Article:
Choices

Yesterday, I went to a store with my wife to get 1 (one, ONE) thing. As luck would have it, I found myself standing behind my wife looking at an aisle full of little girl’s shoes. The choices were overwhelming; they should put an, “Enter at your own risk” sign up for men entering this aisle. There were all styles of shoes; styles called strapies, flats, sandals, flops, and jellies, all dyed in pastel colors of pink, green, and purple- of course mixed in with the staple colors of the blacks, browns, whites, gold, silvers, and nude-yes nude.  My wife immediately began mentally pairing up my daughter’s dresses with potential shoe candidates. She moved as if she were in the lightening round of a game show; she began spouting out 5 outfits and shoe combinations and then turned to me and asked my opinion. While still stuck on the first dress/shoe combo, I reminded her that guys are “first come first serve;” we walk into the closet, look for a color, and whichever shoe is most accessible, providing we can find both of them, is the one we go with.  My wife hustled for 20 minutes then, without warning, stopped shopping, stood up, and said, “I don’t know which ones to get anymore; it’s too many choices.” With no shoes in hand, we were herded into the checkout line and I thought, “Isn’t our business much like a little girls’ shoe aisle?”

Too many choices become confusing to a customer; when a customer is confused, they become paralyzed from making a purchasing decision. Car companies have become guilty of this.  In an effort to “move the needle,” manufacturers have dreamt up elaborate package names, combos, and configurations. As sales consultants, we get to break the news, “Sorry, you have to get the Mai-Tai package in order to get the Bahaman Banana Yellow.”  I challenge anybody in charge of product development to be able to tell me every single one of the packages and combinations they expect us to sell. I remember watching a product presentation video for a minivan where the man on the video proudly proclaimed there were over 180 ways to configure the interior of this minivan. Really; a customer needs 180 choices? I pose a thought for car companies; if your reps are confused-you know the ones pounding the blacktop every day, think of how perplexed your customers are. We are members of the local union “10-6-25;” we perform 10 hours per day, 6 days per week, and 25 days per month and we ain’t getting it. If we do this every day and can’t seem to figure it all out, how can we expect a customer, who does this once every 3 years to figure it out?  I’ve talked to customers who were so flustered and confused to the point they had no idea what they wanted anymore and decided to “hold off,” only to find out later they bought my competitor’s product- fewer choices perhaps?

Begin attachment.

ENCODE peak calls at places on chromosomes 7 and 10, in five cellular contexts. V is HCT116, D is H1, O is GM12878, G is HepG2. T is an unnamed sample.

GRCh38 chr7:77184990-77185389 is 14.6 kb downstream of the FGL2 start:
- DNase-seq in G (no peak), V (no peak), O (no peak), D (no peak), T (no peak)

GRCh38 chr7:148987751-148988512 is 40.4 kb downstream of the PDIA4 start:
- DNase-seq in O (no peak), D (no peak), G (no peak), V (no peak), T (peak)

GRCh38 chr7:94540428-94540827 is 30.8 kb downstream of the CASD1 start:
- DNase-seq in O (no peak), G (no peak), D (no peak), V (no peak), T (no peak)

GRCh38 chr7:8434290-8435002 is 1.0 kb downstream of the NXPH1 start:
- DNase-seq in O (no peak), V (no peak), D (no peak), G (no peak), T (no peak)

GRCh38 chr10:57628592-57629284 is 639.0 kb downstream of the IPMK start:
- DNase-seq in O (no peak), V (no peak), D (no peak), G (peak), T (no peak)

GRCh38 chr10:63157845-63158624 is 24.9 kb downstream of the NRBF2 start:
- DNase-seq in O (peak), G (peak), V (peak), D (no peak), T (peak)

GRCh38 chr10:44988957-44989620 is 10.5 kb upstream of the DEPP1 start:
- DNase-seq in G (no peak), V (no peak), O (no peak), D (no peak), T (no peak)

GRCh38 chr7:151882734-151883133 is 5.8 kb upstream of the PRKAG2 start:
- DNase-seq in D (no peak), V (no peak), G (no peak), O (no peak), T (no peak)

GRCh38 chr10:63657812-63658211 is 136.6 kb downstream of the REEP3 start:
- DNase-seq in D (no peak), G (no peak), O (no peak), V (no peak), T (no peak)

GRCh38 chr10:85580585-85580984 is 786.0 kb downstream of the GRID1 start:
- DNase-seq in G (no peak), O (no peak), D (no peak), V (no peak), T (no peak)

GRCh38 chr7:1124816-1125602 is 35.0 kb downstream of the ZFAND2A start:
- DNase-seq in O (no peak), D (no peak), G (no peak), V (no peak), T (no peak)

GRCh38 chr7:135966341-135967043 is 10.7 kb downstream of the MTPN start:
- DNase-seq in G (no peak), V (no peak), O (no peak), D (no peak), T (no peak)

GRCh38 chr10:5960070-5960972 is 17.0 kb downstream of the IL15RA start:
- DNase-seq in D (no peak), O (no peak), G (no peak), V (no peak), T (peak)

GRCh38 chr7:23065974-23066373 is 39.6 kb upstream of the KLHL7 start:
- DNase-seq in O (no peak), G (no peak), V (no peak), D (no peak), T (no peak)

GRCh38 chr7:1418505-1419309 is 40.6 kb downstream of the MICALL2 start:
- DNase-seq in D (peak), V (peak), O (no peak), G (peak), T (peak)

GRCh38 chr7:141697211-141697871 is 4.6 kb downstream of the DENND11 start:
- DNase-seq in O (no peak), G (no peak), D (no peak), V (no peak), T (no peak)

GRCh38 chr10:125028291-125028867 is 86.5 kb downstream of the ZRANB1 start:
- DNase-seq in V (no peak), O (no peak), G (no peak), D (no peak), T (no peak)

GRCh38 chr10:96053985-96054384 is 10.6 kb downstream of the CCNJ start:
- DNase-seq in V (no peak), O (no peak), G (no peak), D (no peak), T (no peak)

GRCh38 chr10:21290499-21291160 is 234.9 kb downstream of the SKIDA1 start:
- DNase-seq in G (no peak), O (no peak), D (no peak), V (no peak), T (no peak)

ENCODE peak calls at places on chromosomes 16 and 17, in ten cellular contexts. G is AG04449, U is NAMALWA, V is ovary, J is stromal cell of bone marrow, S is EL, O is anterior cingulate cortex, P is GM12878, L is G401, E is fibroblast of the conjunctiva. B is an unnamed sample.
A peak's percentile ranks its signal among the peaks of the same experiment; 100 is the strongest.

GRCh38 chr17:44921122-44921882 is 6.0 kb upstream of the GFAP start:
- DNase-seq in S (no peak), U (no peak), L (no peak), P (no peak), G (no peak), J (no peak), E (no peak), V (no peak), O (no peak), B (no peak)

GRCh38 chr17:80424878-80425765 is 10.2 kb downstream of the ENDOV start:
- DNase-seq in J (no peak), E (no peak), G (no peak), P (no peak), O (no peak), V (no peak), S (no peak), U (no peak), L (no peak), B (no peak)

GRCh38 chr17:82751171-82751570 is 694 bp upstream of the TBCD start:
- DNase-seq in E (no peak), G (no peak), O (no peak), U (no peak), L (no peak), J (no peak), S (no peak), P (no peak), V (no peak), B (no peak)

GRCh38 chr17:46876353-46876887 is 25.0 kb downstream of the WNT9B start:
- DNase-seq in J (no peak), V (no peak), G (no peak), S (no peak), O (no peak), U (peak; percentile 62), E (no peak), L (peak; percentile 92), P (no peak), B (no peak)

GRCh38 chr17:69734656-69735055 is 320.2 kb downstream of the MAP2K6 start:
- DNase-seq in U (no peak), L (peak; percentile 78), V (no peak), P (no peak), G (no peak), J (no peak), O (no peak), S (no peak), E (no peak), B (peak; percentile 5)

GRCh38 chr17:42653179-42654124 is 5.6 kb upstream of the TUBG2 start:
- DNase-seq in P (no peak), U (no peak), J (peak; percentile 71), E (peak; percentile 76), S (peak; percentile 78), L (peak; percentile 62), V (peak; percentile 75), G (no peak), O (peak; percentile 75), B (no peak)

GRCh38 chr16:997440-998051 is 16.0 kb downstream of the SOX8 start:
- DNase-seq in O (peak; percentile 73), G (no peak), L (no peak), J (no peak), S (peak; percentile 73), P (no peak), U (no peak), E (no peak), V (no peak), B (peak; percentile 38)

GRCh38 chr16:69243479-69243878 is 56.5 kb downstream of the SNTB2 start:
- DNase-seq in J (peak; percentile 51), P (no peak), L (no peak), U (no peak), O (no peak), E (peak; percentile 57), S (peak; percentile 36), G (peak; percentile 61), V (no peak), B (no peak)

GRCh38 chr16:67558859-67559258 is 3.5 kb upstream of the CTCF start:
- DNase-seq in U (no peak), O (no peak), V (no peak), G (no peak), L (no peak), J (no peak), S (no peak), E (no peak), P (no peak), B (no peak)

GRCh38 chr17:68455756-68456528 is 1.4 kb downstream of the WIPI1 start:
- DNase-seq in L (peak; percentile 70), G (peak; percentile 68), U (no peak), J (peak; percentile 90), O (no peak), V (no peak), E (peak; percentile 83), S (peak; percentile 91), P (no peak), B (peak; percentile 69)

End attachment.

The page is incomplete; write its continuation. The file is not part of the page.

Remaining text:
Why don’t the car companies keep the KISS principle; Keep It Simple (to) Sell. The best of something doesn’t have to mean the most. While jockeying for sales, car companies have offered so many choices trying to become everything to everybody; as a result they lose sales and wind up being nothing to nobody. Can you imagine going to your doctor’s office and the doctor pulls out a menu of different combinations of medications for you; or a travel agent asks you which comforter, curtains, and carpet combinations you wish to have in your hotel room for your next vacation? Customers want a choice, not a Rubik’s Cube.

Maybe manufacturers should steal an idea from family restaurants. Restaurants package their menus, in the form of choices or combos, and give a customer a choice of meat, specific number of side items, and a dessert; it becomes more profitable for a restaurant and less confusing for a customer. By the way, when was he last time you ordered a-la-cart at McDonalds? When you give a customer too few of choices (2), it becomes a “buy, not buy” proposition; when a customer has only 3 or 4 well thought out choices, it serves two purposes:  A sales consultant can effectively prepare and present their product- focusing on building value. In turn, when a customer has fewer choices, it becomes less confusing and easier to make a purchase decision. Dummy down the choices and double up the profits.

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